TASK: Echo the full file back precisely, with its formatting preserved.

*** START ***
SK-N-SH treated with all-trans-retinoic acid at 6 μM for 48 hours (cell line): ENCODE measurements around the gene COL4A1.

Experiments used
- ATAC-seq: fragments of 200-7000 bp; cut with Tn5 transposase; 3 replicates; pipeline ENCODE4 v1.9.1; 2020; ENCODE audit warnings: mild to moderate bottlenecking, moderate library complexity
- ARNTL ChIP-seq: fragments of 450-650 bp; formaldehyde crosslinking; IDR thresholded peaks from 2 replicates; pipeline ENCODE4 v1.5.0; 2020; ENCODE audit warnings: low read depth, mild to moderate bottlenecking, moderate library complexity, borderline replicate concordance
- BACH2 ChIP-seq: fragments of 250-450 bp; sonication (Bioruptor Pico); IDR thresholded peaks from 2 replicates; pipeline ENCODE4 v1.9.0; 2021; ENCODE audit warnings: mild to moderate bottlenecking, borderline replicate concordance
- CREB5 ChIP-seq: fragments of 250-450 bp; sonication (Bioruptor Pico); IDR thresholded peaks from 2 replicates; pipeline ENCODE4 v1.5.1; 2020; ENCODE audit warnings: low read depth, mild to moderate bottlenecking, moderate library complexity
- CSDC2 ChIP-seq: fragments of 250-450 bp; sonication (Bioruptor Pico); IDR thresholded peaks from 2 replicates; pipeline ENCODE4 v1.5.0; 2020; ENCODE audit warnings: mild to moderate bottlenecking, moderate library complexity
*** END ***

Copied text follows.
SK-N-SH treated with all-trans-retinoic acid at 6 μM for 48 hours (cell line): ENCODE measurements around the gene COL4A1.

Experiments used
- ATAC-seq: fragments of 200-7000 bp; cut with Tn5 transposase; 3 replicates; pipeline ENCODE4 v1.9.1; 2020; ENCODE audit warnings: mild to moderate bottlenecking, moderate library complexity
- ARNTL ChIP-seq: fragments of 450-650 bp; formaldehyde crosslinking; IDR thresholded peaks from 2 replicates; pipeline ENCODE4 v1.5.0; 2020; ENCODE audit warnings: low read depth, mild to moderate bottlenecking, moderate library complexity, borderline replicate concordance
- BACH2 ChIP-seq: fragments of 250-450 bp; sonication (Bioruptor Pico); IDR thresholded peaks from 2 replicates; pipeline ENCODE4 v1.9.0; 2021; ENCODE audit warnings: mild to moderate bottlenecking, borderline replicate concordance
- CREB5 ChIP-seq: fragments of 250-450 bp; sonication (Bioruptor Pico); IDR thresholded peaks from 2 replicates; pipeline ENCODE4 v1.5.1; 2020; ENCODE audit warnings: low read depth, mild to moderate bottlenecking, moderate library complexity
- CSDC2 ChIP-seq: fragments of 250-450 bp; sonication (Bioruptor Pico); IDR thresholded peaks from 2 replicates; pipeline ENCODE4 v1.5.0; 2020; ENCODE audit warnings: mild to moderate bottlenecking, moderate library complexity